Light often holds a static, passive presence in our spaces. What if a space augmented awareness and helped people appreciate and actively interact with light?
Collaboration: Marion Forbes, Javi Marcano, Ian O'Cain, Scott Brookes
Roles: ideation, exhibition design, research, scripting, fabrication
an environmental response in which an organism moves toward or away from light.
From unicellular algae to moths to humans, almost all life responds to light.
Although we are affected by light, we also impact our surroundings. Applying a lens of perception and ecology, I explored the potential feedback loop between people and light and their roles as organizing forces in architectural space. What are the synergistic roles of light intensity, light consistency, and collective discovery?
Aiming to confront users with an interaction with light, I broke down the complex system into actionable elements. I created rapid prototypes, which helped me learn how to script with a microcontroller, different sensors, and lights; test materials for visual effect; and weigh fabrication methods.
The resulting system bridges the physical and digital. As participants approach, they affect the ambient illumination and indicate their presence to their partner, entering a direct dialogue with each other and with their environment through a language of light.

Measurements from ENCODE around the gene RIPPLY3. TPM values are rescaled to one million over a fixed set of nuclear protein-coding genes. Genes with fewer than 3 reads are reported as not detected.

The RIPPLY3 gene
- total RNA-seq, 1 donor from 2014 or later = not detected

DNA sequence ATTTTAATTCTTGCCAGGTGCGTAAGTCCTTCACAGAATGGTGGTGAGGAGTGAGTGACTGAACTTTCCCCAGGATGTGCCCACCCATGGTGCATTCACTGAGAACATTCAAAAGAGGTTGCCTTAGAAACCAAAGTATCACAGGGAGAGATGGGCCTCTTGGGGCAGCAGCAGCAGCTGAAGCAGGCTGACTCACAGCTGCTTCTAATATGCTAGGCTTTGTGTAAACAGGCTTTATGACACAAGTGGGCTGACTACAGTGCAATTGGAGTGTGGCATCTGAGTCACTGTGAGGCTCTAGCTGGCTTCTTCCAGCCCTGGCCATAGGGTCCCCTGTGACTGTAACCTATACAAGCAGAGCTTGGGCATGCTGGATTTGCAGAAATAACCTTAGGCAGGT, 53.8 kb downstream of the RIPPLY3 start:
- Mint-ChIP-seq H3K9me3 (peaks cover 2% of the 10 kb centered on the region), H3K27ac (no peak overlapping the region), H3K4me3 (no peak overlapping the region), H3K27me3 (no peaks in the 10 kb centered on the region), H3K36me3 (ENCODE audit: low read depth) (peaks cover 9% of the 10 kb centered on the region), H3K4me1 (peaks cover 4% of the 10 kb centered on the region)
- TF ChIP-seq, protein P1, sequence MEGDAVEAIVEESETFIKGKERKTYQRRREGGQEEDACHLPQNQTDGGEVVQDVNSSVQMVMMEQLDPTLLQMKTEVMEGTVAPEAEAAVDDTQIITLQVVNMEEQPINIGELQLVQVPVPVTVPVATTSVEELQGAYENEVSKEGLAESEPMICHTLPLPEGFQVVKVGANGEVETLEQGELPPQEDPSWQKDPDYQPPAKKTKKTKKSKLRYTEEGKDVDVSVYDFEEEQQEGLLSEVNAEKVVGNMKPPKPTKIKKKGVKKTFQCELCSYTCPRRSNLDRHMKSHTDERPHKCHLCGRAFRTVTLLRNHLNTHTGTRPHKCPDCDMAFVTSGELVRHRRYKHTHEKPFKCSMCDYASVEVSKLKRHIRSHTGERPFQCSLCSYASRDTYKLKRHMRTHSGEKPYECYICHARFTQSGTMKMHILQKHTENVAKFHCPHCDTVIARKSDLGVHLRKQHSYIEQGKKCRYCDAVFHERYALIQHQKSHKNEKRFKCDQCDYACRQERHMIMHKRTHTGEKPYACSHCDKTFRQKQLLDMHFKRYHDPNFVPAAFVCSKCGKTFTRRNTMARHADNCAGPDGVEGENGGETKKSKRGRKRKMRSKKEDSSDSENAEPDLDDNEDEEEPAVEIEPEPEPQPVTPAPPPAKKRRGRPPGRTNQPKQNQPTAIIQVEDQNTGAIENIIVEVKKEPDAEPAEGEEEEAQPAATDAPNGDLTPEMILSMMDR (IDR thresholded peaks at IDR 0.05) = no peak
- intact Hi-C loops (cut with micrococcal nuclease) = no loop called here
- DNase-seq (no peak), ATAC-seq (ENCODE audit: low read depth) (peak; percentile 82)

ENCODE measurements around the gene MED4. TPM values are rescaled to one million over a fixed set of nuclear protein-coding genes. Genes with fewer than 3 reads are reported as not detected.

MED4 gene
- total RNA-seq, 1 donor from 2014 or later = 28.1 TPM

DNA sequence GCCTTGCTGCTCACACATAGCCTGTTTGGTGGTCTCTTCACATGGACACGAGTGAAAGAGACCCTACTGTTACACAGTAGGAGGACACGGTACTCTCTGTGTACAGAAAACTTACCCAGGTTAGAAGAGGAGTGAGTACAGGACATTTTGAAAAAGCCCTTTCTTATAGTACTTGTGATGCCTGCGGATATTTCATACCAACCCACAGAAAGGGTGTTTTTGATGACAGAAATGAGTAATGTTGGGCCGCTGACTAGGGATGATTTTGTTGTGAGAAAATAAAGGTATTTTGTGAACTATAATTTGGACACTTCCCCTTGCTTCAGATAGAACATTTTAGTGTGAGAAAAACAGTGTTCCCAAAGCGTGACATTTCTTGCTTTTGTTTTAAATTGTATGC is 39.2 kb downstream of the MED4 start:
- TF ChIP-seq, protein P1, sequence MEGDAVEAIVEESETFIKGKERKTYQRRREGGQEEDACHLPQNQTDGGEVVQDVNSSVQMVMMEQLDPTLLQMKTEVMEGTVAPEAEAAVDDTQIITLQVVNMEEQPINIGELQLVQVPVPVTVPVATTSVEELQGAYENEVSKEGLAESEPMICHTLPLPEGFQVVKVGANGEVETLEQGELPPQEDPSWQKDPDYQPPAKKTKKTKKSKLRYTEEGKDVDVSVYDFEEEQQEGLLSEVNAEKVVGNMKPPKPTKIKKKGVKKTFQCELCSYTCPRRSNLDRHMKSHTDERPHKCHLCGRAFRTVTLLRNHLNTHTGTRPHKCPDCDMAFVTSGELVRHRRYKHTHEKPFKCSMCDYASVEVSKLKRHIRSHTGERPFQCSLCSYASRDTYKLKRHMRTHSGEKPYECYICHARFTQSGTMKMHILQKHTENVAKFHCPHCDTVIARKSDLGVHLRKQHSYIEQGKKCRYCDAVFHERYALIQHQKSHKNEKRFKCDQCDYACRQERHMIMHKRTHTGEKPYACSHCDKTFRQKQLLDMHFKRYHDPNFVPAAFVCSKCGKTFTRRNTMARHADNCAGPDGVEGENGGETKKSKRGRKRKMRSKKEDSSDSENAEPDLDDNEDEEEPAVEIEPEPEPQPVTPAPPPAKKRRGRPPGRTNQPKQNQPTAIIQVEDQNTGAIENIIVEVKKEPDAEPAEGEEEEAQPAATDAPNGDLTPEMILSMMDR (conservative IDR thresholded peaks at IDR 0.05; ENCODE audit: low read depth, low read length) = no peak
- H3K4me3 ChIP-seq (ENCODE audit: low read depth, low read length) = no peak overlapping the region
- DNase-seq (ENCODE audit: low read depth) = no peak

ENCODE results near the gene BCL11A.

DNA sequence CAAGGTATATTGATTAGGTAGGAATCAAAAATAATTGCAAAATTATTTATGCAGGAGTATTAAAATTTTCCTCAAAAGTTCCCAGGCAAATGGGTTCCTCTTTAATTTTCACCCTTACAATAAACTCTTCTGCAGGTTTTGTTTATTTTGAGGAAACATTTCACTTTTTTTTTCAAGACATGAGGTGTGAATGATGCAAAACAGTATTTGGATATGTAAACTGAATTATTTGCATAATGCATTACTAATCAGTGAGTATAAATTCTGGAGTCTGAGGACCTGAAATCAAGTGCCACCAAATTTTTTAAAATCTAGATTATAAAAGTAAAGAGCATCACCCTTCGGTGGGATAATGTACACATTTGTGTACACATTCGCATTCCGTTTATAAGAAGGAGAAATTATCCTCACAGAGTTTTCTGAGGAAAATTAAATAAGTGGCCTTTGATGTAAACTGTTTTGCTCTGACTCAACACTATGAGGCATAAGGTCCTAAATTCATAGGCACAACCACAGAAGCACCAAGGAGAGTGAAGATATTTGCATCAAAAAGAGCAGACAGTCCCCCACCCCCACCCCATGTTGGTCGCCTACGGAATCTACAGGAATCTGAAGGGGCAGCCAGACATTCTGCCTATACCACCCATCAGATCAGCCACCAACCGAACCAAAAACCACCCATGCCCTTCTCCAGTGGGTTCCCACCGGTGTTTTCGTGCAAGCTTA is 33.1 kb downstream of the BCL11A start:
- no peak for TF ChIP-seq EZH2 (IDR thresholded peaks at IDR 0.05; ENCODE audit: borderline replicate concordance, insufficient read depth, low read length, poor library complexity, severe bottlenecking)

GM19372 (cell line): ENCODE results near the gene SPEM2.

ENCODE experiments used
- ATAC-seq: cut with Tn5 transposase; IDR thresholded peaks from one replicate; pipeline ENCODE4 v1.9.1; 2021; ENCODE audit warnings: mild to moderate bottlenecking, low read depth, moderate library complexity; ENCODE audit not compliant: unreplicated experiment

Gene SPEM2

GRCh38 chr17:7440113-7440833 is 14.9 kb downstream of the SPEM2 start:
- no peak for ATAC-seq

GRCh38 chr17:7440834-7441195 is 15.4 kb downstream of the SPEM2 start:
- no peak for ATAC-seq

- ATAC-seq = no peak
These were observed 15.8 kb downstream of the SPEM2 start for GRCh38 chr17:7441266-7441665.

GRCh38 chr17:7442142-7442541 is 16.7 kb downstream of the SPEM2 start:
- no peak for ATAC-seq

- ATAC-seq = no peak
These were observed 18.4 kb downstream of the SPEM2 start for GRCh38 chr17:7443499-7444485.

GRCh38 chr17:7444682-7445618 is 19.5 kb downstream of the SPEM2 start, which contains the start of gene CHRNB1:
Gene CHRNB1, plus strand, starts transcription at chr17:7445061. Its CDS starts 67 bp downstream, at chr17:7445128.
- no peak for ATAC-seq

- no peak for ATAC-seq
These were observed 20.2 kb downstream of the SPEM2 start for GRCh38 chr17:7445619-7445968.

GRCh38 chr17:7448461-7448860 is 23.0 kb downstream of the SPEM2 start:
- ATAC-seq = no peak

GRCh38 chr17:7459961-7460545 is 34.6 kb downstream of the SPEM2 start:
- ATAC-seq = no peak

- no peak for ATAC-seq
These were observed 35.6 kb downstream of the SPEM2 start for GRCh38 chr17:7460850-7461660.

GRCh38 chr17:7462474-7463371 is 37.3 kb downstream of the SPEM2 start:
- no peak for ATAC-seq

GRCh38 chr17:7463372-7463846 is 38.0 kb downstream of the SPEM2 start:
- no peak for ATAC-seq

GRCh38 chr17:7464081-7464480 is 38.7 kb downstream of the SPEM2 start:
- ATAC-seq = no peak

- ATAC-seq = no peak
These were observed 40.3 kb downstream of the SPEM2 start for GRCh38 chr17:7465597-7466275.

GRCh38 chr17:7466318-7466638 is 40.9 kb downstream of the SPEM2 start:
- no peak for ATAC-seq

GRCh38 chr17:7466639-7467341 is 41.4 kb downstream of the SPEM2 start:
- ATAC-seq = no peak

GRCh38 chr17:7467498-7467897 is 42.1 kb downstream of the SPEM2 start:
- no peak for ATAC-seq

Observation, experimentation, and play
People first explored how the light responded to simple movements.But as others observed, they also experimented. What followed were distinct moments of frustration, curiosity, and realization of how they could engage with their environment. People tiptoed, jumped, moonwalked, cartwheeled, and worked together to discover new patterns and insights. Ultimately, it was an opportunity for performance, hypothesis testing, and collective experimentation.
“I’m trying to understand these patterns. There’s a secret in there.”